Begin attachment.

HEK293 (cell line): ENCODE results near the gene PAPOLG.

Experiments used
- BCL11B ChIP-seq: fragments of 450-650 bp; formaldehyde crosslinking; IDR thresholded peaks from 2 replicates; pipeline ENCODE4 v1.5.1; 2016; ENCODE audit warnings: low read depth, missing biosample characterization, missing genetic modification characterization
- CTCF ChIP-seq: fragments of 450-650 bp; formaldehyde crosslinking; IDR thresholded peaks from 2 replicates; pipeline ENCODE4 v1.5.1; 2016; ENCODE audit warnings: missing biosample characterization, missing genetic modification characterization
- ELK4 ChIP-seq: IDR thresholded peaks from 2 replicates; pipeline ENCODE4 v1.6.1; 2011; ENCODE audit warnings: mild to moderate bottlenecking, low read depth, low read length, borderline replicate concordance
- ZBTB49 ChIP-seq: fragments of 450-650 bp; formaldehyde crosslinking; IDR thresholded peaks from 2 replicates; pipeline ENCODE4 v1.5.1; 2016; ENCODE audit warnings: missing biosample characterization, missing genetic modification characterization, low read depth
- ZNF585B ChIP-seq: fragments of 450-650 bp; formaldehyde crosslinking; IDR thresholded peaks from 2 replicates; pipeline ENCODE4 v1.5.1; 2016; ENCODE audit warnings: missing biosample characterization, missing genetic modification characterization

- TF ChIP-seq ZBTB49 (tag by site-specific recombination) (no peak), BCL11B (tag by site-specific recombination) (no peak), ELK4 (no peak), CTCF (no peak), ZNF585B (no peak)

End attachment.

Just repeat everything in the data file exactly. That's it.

HEK293 (cell line): ENCODE results near the gene PAPOLG.

Experiments used
- BCL11B ChIP-seq: fragments of 450-650 bp; formaldehyde crosslinking; IDR thresholded peaks from 2 replicates; pipeline ENCODE4 v1.5.1; 2016; ENCODE audit warnings: low read depth, missing biosample characterization, missing genetic modification characterization
- CTCF ChIP-seq: fragments of 450-650 bp; formaldehyde crosslinking; IDR thresholded peaks from 2 replicates; pipeline ENCODE4 v1.5.1; 2016; ENCODE audit warnings: missing biosample characterization, missing genetic modification characterization
- ELK4 ChIP-seq: IDR thresholded peaks from 2 replicates; pipeline ENCODE4 v1.6.1; 2011; ENCODE audit warnings: mild to moderate bottlenecking, low read depth, low read length, borderline replicate concordance
- ZBTB49 ChIP-seq: fragments of 450-650 bp; formaldehyde crosslinking; IDR thresholded peaks from 2 replicates; pipeline ENCODE4 v1.5.1; 2016; ENCODE audit warnings: missing biosample characterization, missing genetic modification characterization, low read depth
- ZNF585B ChIP-seq: fragments of 450-650 bp; formaldehyde crosslinking; IDR thresholded peaks from 2 replicates; pipeline ENCODE4 v1.5.1; 2016; ENCODE audit warnings: missing biosample characterization, missing genetic modification characterization

- TF ChIP-seq ZBTB49 (tag by site-specific recombination) (no peak), BCL11B (tag by site-specific recombination) (no peak), ELK4 (no peak), CTCF (no peak), ZNF585B (no peak)